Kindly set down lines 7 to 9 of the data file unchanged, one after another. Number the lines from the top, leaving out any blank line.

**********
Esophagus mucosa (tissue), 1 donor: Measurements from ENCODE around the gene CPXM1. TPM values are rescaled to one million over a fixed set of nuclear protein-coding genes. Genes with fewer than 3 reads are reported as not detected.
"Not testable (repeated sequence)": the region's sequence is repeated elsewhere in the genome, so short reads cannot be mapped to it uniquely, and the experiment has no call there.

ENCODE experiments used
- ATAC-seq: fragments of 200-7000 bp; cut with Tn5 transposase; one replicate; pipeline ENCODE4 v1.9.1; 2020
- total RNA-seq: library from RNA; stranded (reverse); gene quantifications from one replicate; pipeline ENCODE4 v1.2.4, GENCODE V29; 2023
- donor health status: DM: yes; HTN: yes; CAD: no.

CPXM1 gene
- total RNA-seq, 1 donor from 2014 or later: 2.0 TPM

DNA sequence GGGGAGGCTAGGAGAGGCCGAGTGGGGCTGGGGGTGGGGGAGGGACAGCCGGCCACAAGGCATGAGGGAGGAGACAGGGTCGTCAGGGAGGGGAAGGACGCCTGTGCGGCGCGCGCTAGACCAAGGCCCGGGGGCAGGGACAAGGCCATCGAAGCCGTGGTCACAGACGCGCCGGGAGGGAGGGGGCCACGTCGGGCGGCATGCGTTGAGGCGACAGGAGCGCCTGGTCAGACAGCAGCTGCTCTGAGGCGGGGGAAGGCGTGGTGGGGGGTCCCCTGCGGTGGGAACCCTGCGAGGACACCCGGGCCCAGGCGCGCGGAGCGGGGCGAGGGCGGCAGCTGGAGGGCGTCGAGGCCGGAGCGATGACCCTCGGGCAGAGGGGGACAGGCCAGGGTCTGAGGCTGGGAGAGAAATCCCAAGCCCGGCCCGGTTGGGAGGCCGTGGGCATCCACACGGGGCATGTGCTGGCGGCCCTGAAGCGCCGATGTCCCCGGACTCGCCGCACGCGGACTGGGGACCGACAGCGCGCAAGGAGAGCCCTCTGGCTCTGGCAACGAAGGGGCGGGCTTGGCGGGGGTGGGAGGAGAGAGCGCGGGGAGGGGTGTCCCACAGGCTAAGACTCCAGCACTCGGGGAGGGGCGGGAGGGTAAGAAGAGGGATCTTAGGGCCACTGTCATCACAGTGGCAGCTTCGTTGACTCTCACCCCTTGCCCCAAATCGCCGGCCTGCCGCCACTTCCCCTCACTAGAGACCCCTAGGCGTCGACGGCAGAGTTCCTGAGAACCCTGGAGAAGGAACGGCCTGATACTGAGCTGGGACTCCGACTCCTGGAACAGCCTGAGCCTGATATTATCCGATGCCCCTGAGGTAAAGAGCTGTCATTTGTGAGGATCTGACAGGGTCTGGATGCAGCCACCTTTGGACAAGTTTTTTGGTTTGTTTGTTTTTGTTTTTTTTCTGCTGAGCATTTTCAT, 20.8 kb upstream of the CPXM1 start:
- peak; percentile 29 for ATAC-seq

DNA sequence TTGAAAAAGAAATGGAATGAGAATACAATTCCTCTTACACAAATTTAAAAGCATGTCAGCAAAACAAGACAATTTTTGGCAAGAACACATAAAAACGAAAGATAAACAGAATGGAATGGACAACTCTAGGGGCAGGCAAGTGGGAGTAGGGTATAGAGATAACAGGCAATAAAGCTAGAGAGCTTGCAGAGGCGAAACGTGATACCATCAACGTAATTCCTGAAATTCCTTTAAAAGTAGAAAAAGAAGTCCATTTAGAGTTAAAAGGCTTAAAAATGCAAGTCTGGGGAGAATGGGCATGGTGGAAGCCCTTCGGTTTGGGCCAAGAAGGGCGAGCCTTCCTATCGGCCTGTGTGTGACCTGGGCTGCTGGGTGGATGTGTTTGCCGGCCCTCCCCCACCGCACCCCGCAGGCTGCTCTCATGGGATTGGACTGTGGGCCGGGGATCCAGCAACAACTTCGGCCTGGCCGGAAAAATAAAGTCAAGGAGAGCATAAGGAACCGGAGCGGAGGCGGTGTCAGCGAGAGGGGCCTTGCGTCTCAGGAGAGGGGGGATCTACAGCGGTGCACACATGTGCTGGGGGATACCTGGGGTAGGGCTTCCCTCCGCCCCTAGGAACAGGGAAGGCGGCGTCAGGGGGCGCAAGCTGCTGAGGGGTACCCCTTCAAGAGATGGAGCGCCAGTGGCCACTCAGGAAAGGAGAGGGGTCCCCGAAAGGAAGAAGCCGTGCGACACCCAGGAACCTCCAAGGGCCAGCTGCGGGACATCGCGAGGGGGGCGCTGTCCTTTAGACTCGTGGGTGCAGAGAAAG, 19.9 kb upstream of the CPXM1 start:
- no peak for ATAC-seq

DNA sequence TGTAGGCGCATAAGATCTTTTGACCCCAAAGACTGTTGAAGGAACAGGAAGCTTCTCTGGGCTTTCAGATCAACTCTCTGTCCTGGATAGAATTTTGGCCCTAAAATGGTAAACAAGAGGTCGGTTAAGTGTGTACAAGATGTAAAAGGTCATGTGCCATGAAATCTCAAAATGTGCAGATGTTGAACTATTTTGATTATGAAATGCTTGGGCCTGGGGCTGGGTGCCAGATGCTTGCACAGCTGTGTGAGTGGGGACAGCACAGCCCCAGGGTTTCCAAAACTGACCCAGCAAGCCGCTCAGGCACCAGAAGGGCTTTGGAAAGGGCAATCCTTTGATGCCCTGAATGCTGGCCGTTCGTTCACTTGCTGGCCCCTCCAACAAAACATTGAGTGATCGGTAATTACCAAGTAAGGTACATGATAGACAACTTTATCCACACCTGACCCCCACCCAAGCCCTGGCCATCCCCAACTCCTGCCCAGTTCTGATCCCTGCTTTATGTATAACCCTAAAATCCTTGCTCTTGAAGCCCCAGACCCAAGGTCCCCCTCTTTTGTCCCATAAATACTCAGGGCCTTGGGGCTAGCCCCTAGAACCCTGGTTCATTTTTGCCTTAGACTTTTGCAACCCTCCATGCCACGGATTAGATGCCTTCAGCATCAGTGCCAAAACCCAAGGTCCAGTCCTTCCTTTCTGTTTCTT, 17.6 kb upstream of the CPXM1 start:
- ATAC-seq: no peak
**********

CPXM1 gene
- total RNA-seq, 1 donor from 2014 or later: 2.0 TPM

DNA sequence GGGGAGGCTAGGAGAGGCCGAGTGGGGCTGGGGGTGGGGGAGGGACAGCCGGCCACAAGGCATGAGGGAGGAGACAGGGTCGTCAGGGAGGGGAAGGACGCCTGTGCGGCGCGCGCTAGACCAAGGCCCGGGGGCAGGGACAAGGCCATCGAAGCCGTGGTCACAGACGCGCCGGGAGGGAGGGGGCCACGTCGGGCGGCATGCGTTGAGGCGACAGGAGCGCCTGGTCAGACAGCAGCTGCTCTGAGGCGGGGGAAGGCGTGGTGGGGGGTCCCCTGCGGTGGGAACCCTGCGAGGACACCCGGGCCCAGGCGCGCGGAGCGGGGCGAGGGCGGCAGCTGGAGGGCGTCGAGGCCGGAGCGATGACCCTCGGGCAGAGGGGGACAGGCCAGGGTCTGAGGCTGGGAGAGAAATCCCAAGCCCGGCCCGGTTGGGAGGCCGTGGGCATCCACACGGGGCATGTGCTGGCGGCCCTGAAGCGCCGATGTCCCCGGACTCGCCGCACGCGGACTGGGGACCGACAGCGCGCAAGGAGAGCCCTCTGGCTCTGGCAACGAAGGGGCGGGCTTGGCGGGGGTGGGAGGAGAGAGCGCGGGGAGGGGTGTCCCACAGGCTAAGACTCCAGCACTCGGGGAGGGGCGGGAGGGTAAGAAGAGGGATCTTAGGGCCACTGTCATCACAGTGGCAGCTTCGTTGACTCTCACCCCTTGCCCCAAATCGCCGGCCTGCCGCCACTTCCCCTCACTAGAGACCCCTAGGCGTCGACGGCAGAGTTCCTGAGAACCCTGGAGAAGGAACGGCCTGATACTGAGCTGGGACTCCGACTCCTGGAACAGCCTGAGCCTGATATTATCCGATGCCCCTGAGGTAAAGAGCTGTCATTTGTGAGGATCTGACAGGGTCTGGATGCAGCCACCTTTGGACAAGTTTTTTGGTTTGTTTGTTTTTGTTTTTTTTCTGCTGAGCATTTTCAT, 20.8 kb upstream of the CPXM1 start: